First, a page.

I can often tell when swimmers are running because of things they carry over from the water to land. Here are a few ways you can minimize some of those common mistakes if you hope to add some valuable cross training to your workout regimen.
Relax Your Shoulders
The easiest way to spot swimmers running is by their hunched-up, stiff, or tight shoulders. They use their arms a lot in swimming and tend to carry some of that tension while running.
Swimming requires full-body tension in order to hold a good bodyline but running rewards suppleness and fluidity over rigidity and tightness. Relax your shoulders and neck. Your shoulders should never creep toward your ears.
Let Your Body Twist
In addition to relaxing your shoulders, you also must learn to let your shoulders counter-rotate to your hips as you run. Again, this might be difficult because of your swimming background. In swimming, you create tension through your core so that your shoulders and hips are moving together. But in running, they move counter to each other.
A proper arm-swing in running requires that your right elbow goes back as your left leg extends to create a better position to use your posterior chain muscles (glutes, hamstrings, and calves) at the end of your stride, as well as to prepare your leg to swing through to begin the next step by tensing the tissues through the front.
Focus on your arm-swing while running to help counterbalance the rotation happening in your pelvis in order to keep your head level. This can also help absorb some of the impact, so that your head doesn’t bounce as much. Most of your movement should be behind you, not to the front.
Also, just as when you swim, don’t cross over your centerline while running. Your centerline will be moving as you rotate your shoulders. Keep your shoulders relaxed, your elbows bent at about 90 degrees, and your arm-swing going back, not forward.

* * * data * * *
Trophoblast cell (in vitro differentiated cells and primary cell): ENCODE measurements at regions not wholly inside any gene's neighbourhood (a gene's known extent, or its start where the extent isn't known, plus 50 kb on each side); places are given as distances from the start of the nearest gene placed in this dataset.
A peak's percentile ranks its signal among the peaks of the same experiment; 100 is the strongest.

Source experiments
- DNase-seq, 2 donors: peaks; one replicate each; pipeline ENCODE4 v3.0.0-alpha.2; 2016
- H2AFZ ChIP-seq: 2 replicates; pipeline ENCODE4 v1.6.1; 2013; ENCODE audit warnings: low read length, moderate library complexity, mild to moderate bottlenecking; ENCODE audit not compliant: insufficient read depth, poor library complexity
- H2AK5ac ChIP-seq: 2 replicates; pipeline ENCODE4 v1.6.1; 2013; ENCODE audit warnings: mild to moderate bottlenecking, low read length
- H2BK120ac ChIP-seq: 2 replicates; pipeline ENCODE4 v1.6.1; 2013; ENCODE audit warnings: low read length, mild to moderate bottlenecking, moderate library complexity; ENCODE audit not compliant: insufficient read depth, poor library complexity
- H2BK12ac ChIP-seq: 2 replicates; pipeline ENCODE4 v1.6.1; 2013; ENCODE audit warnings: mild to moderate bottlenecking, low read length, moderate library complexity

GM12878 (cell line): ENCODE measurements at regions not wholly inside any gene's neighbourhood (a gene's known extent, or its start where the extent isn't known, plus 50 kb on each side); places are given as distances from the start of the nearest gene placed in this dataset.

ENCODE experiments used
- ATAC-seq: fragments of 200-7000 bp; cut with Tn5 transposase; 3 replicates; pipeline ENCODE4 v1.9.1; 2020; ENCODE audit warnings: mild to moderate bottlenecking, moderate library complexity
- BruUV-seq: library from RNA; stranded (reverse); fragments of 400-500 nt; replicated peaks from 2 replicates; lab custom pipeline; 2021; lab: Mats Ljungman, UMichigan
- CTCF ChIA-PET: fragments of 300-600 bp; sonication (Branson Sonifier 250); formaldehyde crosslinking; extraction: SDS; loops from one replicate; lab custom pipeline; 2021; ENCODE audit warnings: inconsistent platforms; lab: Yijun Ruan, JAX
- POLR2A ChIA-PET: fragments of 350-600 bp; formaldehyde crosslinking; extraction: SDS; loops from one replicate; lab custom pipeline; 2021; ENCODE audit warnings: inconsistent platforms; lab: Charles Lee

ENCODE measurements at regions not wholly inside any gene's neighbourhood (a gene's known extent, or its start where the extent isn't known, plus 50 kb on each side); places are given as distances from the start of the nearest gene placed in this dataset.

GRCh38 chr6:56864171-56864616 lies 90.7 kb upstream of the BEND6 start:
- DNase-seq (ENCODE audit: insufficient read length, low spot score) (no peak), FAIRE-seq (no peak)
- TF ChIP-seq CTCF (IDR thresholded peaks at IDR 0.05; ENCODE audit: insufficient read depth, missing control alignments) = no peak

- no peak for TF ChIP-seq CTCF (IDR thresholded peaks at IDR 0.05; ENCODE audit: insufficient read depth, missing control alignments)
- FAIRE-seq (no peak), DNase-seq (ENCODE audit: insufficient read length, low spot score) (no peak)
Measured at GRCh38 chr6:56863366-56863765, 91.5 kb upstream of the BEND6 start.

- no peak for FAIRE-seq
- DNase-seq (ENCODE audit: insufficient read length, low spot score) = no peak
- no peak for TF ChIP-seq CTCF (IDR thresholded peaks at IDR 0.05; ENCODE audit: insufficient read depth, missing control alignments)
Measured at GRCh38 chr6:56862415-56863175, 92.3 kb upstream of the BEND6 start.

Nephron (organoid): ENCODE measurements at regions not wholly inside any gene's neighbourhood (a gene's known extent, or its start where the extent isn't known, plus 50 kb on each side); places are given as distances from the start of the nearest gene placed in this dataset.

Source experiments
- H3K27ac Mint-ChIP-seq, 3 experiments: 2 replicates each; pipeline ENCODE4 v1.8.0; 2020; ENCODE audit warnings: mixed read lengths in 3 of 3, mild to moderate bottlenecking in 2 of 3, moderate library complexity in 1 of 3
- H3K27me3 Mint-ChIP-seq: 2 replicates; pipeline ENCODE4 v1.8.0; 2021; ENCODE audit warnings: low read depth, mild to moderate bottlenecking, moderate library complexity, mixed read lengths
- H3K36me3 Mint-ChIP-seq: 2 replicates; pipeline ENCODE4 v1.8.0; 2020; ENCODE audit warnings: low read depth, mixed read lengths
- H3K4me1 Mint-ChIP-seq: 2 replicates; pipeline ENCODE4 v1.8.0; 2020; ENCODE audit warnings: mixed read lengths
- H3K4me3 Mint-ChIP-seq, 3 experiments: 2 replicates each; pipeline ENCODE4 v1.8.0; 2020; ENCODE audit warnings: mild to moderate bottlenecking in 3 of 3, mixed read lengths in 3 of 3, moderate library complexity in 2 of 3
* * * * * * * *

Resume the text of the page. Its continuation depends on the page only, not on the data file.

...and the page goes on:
Some runners find it more comfortable to decrease the angle of their elbow bend as their arm swings forward (to less than 90 degrees) and increase it as their arm swings back (to more than 90 degrees). How each runner carries his or her elbows is dependent on personal preference and varies from runner to runner.
Hips and Ankles
Many swimmers lack the appropriate hip and ankle mobility to run with proper efficiency, which can lead to a bouncy run, which increases the overall load on their joints. The focus should be on moving forward, not up and down.
A lack of ankle mobility is common because of the plantar-flexed, toes-pointed position that swimmers spend most of their time kicking in. This can cause an adaptive shortening of the Achilles’ tendon, which limits how far your ankle can go into dorsiflexion, or how far your toes can go up toward your shin.
To test your dorsiflexion range of motion, half-kneel with your toes about 5 inches from a wall. You should be able to touch your knee to the wall without your heel raising off the ground.
Can’t quite make it? Stretch your calf muscles to build flexibility.
Your hips are another area where mobility can be limited. This isn’t always swimmer specific. Instead, a lack of hip mobility often comes from the amount of time spent sitting at work, commuting in a car, watching TV, etc., or other sedentary activities.
You need at least 10 to 15 degrees of active hip extension without arching your lower back in order to run well. (Elite runners will be able to get up to 30 to 40 degrees, but unless you’re running sub-5-minute miles all day, don’t worry about getting to this point.)
To work on your hip extension, you can go into the same half-kneeling posture as the ankle test and then squeeze your butt to tuck your hips under you and lean forward until you feel a stretch through the front of your hip and possibly down your thigh.
Swimmers sometimes struggle with breathing while running.
They can get excited about the idea of getting all the air they want and will breathe quickly and shallowly. This won’t help you run faster and will only create a slightly hypoxic environment that’ll hinder your running. You should breathe in a controlled and measured way, making sure the air gets all the way into your lungs with each breath in order to allow for proper gas exchange in your lungs.
The breathing patterns of swimming and running are reversed. In swimming, you have a slower, controlled exhale and a short, fast inhale because you only have your mouth out of the water for a short period of time (except when doing backstroke). In running, you want to do it in reverse. The inhale should be relaxed and slightly prolonged, and the exhale should be slightly faster and more forceful.
Just as some swimmers count their strokes to establish a breathing pattern while swimming (such as breathing every third stroke in freestyle), you can use your steps to create a breathing pattern in running. When running at a relaxed pace, you can breathe in for three steps and out for two. You should always use an odd number for the total number of steps, so you’re not always inhaling and exhaling on the same steps—you’re slightly less stable through your spine on inhales because you’re engaging your abs. If you’re running faster, you can speed up the process and breathe in for two steps and out for one.